3:00am April 29th, 2009
"Next year, Pete. Next year." Jimmy, the night guard at Holt Cat headquarters, pushed the door open for his boss just as Peter Holt was fumbling for his keys. Jimmy had been at the game too; a faded black-and-silver jersey hung out the bottom of his uniform jacket.
Holt gave Jimmy a weary nod. "Yeah. Yeah, next year. Shouldn’t you be in bed?"
"Couldn’t sleep. Figured maybe you couldn’t either."
"Yeah." Holt clapped Jimmy on the shoulder. "You got that right." He was bone tired, drained dry, but Julianna knew not to expect him home tonight. It was always this way after a big loss. When things don’t go the way they should, well, a man’s gotta go to work.
"And hey, nothing wrong with a little extra security, right?" Jimmy called after Holt as he walked to the elevators. "The refs have been stealing from us – don’t want anybody else getting’ the same idea."
Holt chuckled. "Yeah. Right." He stepped into the elevator and waved to Jimmy. "Go home. Get some sleep. I’ll be okay."
As the elevator door closed behind him, Holt rolled his thumb over the biometric sensor pad. You’re a good man, Jimmy, Holt thought. Security was one thing they both knew he didn’t need to worry about. Holt Cat was a fortress. You don’t build the biggest Caterpillar dealership in the nation by being careless; Holt opened his eyes as wide as possible for the benefit of the tiny laser that was deciding whether his retinas qualified him for access to the executive suite. Security, I have. What I need is revenue. A first-round playoff loss? Do you know how goddamned expensive that is? This is the money season – I should be packing the ATT Center for a dozen more games, there should be ad money, merchandise. Getting bounced in the first round? We just can’t afford this. A light turned green, the elevator hummed, and he had arrived. Next year, Jimmy, Holt thought. Maybe. Somehow.
Holt didn’t reach immediately for the light switch after he punched in the alphanumerical sequences and spoke the voice-ID codes to get through the secure airlock and into his private office. Through six inches of bulletproof glass, the moon was shining on San Antonio. Silver rays made the number 21 on Holt’s chest glow, and painted his great mahogany desk a ghostly white.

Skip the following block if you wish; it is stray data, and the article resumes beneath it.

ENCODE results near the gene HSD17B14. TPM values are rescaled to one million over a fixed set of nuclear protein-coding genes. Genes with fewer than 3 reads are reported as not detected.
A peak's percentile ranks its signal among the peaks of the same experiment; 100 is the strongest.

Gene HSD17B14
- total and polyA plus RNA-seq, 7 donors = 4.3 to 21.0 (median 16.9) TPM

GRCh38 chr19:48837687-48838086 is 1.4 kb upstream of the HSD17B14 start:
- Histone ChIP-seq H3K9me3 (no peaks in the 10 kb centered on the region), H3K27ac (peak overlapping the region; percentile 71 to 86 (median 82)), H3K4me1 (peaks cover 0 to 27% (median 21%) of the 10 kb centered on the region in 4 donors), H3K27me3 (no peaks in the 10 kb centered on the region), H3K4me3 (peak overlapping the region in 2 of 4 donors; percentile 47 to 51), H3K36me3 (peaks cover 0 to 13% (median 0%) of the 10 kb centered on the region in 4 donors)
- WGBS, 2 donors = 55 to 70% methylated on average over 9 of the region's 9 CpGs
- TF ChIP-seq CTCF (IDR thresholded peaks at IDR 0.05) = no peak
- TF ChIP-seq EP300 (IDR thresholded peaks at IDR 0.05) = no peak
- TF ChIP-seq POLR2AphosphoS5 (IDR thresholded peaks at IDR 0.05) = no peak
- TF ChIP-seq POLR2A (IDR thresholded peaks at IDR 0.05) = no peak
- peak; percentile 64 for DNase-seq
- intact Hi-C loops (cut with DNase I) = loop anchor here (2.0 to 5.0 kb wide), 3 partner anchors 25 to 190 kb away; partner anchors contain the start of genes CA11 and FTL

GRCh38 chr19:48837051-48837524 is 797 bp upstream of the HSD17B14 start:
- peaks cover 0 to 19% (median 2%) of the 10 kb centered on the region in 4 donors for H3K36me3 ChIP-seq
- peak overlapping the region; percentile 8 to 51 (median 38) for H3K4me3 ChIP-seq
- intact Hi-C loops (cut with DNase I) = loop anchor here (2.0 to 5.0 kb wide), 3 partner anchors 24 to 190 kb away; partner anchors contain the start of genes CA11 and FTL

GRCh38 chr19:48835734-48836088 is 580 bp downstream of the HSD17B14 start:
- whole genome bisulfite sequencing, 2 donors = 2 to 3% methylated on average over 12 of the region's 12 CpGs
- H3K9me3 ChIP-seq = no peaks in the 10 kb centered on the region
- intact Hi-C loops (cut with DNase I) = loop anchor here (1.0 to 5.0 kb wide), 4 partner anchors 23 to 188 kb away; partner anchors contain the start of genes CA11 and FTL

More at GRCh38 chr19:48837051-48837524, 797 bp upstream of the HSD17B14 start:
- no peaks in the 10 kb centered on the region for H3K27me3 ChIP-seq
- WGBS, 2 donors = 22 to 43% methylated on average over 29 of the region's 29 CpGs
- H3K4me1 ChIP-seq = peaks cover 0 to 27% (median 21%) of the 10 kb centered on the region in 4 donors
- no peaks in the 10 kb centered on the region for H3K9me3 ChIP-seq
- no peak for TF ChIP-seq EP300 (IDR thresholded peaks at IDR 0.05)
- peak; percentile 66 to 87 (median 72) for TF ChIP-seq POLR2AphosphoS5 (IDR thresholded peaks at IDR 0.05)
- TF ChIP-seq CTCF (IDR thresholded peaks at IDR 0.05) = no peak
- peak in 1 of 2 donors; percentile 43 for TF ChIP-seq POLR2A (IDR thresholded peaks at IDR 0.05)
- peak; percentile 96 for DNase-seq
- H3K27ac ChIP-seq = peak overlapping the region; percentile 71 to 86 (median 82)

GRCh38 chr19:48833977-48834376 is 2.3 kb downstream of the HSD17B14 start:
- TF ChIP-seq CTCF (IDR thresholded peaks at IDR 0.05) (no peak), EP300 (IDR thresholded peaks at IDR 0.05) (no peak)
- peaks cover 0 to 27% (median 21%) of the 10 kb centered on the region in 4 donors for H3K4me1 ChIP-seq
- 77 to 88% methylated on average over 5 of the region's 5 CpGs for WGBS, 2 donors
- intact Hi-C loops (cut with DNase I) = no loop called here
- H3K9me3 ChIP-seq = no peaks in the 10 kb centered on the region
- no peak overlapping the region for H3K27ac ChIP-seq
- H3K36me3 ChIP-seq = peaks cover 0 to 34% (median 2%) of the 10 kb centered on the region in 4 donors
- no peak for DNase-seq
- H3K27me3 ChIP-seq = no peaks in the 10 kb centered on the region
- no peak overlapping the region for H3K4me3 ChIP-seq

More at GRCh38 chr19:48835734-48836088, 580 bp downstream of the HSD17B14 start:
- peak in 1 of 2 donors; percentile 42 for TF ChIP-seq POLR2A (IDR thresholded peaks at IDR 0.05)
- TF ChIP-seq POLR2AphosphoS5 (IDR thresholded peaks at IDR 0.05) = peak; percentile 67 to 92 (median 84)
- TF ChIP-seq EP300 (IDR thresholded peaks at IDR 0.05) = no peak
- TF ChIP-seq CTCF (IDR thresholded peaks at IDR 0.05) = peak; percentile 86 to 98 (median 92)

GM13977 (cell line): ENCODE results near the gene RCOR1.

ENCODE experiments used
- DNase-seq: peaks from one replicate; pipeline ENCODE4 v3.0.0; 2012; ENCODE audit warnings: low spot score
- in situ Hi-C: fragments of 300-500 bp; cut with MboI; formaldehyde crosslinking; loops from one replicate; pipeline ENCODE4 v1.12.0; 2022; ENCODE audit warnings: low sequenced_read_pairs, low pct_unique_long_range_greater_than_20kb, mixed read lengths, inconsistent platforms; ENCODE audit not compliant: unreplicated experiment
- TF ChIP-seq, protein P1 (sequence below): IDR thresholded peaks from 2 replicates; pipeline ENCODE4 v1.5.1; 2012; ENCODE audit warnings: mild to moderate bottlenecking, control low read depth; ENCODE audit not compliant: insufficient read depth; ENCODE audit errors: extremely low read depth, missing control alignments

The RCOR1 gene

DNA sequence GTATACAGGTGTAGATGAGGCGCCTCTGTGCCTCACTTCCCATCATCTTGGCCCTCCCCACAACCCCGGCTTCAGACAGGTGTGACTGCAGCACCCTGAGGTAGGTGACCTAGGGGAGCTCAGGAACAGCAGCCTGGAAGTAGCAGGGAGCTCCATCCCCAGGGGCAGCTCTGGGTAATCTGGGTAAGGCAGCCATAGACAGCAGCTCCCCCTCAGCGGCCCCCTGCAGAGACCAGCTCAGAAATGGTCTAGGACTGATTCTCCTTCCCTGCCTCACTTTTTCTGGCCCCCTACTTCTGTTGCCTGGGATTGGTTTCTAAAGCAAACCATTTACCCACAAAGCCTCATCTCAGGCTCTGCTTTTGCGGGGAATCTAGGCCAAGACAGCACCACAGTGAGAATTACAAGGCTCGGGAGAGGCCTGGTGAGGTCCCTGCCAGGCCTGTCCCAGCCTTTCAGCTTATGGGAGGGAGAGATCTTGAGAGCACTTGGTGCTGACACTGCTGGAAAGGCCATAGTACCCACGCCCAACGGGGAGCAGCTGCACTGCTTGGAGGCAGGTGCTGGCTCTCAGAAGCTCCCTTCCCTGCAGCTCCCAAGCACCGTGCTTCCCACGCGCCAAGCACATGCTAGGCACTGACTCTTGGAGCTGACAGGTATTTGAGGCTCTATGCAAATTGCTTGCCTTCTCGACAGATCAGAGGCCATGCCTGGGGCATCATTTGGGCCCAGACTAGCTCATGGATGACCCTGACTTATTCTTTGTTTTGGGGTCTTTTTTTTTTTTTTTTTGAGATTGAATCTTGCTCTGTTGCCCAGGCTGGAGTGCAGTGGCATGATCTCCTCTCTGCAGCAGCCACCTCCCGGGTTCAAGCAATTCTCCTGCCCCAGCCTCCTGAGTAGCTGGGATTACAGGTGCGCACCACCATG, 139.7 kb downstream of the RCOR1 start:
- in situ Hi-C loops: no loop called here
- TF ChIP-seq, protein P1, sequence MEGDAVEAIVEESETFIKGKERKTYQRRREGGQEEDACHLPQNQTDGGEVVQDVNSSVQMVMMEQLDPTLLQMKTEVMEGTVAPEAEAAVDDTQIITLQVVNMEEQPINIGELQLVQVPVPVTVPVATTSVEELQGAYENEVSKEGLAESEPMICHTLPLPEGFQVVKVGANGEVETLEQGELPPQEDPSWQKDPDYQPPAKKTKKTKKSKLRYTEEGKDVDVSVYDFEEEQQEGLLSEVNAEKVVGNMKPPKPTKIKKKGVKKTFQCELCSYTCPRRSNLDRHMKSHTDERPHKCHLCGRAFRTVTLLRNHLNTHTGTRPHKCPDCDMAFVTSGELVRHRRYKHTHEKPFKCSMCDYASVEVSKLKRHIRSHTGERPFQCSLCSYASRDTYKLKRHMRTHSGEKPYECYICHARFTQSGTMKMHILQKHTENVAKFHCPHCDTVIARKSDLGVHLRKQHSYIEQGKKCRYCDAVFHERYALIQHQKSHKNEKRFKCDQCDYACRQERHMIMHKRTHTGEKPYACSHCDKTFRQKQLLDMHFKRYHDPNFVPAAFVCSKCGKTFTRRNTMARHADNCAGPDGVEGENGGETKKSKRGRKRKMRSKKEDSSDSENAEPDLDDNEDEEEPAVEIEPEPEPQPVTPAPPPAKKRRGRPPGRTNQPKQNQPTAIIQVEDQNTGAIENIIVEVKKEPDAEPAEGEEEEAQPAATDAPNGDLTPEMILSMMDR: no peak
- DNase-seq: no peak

White … and red.
Amid the moonlit shadows floated a circle of crimson light. Holt stared at it for a long moment. Then slowly, carefully, he spoke. "Chateau Margaux, nineteen-seventy-eight."
"Seventy-nine." The voice that replied was cold as a Moscow February. The red light moved and disappeared as the shadow holding it – the man in Holt’s chair – raised the wine glass to his lips. "We have work to do."
"Christ, Gregg." Holt turned on the lights and reached for the second glass Coach Popovich held out to him. "How long have you been here?"
Pop leaned back and dropped his feet onto the desk. His white hair was wild, but his eyes were clear and black as the waters of the Serebryanka. "Forty-six minutes. A cabernet sauvignon needs forty-five to breathe properly."
"Yeah. Right." Self consciously, Holt held up his glass to inspect its contents. For years his basketball team’s coach had been trying to teach him about wine. He’d been trying to learn. Not-trying was something you didn’t do around Pop. "Ummm … dark robe, good clarity." He stuck his nose in the glass and inhaled. "Yeah, it’s the seventy-nine. Floral notes, red fruits, a tarry nose with–"
"I want Richard Jefferson."
That pulled Holt up short. He took a nervous sip, and swallowed without remembering to swirl. "C’mon, Gregg. Let’s put basketball off to the side for tonight, huh? I’m sure R.C. has some great ideas for the offseason, but tonight let’s just–"
"I want Richard Jefferson. And Antonio McDyess." Pop’s words hissed like bullets from a silenced Makarov semiautomatic. "I want them."